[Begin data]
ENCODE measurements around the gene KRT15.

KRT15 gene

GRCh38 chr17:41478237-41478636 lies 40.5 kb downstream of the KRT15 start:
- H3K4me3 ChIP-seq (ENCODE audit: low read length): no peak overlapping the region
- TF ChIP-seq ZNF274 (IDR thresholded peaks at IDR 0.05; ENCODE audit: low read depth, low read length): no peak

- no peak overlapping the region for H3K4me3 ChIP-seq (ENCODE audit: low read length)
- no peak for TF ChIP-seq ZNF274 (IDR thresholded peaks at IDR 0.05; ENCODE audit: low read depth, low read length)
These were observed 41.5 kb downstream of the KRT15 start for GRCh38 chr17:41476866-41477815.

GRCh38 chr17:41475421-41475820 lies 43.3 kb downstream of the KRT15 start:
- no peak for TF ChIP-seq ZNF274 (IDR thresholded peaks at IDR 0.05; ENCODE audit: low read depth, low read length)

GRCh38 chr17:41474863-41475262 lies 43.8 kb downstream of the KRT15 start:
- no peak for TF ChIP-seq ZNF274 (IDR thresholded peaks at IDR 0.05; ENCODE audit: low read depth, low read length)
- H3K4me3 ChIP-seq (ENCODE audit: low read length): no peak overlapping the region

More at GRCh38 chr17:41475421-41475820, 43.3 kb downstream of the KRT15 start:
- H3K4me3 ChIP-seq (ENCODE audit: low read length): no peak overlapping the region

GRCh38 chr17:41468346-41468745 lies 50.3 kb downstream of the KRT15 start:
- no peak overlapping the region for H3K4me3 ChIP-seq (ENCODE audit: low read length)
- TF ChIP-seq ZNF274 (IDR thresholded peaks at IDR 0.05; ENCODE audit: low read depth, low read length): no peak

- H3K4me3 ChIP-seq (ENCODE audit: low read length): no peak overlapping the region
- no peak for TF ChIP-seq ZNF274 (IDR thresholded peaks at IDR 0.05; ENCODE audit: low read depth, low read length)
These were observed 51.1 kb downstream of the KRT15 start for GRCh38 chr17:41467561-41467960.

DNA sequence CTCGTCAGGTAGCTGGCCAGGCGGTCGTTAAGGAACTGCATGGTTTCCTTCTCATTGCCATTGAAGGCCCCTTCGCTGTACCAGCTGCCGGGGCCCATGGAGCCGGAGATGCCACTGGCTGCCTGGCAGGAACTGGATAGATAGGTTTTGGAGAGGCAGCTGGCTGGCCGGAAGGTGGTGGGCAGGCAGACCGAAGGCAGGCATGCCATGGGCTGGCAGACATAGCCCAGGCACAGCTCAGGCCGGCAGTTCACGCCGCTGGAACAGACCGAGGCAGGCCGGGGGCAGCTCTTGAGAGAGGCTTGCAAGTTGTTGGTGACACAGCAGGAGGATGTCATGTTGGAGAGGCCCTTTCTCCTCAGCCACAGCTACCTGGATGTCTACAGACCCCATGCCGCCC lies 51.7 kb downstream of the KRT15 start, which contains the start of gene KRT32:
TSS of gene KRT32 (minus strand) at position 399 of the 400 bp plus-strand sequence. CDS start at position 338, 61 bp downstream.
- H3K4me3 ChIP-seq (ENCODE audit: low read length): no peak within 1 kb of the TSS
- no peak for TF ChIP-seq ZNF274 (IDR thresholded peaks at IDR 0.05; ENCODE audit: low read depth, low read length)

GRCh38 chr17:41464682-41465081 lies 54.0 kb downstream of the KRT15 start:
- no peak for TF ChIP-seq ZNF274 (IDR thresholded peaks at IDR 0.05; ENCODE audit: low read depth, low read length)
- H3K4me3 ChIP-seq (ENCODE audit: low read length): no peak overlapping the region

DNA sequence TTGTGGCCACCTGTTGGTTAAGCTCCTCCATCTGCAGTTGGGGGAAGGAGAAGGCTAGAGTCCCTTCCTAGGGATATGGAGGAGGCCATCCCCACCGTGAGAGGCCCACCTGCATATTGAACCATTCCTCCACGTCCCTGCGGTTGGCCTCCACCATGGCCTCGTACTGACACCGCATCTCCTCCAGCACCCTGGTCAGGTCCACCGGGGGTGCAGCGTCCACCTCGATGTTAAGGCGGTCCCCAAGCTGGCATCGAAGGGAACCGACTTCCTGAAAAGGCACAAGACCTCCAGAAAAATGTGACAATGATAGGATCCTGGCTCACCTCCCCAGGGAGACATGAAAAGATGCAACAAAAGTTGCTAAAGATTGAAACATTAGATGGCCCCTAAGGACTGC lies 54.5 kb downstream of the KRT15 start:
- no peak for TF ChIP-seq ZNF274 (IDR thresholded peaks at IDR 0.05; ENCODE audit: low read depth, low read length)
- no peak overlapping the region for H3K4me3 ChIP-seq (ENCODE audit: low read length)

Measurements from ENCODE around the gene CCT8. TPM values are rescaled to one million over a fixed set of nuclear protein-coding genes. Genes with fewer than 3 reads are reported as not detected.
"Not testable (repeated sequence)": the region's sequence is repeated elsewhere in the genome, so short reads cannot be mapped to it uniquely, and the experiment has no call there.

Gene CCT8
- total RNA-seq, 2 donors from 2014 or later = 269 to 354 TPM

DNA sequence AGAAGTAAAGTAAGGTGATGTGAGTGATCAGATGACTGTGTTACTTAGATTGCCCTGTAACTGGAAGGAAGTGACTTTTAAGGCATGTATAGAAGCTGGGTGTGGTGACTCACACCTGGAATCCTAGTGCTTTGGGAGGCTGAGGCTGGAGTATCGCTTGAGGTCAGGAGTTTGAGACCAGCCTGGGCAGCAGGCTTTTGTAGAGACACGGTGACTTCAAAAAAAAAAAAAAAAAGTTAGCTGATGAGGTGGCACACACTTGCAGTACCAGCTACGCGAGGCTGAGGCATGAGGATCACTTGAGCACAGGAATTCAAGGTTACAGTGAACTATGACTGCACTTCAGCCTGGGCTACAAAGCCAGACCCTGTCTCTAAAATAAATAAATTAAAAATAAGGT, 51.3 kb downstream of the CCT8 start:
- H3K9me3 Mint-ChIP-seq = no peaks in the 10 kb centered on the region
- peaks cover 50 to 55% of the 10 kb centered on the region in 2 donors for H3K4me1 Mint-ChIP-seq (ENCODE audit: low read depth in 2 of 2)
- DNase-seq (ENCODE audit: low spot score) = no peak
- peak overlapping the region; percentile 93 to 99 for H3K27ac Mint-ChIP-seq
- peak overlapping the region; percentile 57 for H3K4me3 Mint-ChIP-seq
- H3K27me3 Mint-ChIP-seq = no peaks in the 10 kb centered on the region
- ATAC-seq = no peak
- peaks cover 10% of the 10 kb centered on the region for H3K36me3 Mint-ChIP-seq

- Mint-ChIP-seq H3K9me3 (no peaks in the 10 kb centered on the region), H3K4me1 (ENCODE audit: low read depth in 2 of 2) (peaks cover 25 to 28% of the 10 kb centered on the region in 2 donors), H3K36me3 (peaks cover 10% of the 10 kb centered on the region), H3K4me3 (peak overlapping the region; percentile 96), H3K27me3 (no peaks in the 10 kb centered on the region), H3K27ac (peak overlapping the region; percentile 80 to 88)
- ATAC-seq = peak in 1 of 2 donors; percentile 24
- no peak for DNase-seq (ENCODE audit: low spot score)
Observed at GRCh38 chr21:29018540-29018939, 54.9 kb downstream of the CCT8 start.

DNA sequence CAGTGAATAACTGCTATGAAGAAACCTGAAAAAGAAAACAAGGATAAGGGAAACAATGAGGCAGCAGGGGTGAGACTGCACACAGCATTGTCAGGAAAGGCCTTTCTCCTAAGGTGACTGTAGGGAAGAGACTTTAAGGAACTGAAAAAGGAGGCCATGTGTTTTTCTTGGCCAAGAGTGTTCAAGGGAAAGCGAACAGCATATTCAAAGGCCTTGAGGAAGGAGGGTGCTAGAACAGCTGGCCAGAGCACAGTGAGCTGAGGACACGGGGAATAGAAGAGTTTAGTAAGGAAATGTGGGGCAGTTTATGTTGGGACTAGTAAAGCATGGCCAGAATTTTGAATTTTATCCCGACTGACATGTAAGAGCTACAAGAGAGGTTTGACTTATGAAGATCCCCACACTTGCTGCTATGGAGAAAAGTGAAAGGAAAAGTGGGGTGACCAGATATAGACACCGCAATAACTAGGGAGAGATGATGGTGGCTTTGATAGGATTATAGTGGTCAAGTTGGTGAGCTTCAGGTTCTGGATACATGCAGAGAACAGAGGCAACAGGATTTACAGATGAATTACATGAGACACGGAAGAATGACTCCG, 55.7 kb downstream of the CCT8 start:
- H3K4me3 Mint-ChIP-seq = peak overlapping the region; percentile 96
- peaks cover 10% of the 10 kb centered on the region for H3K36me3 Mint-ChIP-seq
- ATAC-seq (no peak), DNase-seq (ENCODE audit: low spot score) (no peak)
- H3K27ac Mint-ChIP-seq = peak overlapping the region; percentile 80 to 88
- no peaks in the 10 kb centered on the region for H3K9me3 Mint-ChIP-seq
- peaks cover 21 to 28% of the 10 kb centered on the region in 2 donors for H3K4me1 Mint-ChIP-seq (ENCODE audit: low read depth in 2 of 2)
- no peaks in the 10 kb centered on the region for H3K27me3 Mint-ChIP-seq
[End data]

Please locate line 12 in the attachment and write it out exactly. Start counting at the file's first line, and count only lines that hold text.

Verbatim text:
- no peak for TF ChIP-seq ZNF274 (IDR thresholded peaks at IDR 0.05; ENCODE audit: low read depth, low read length)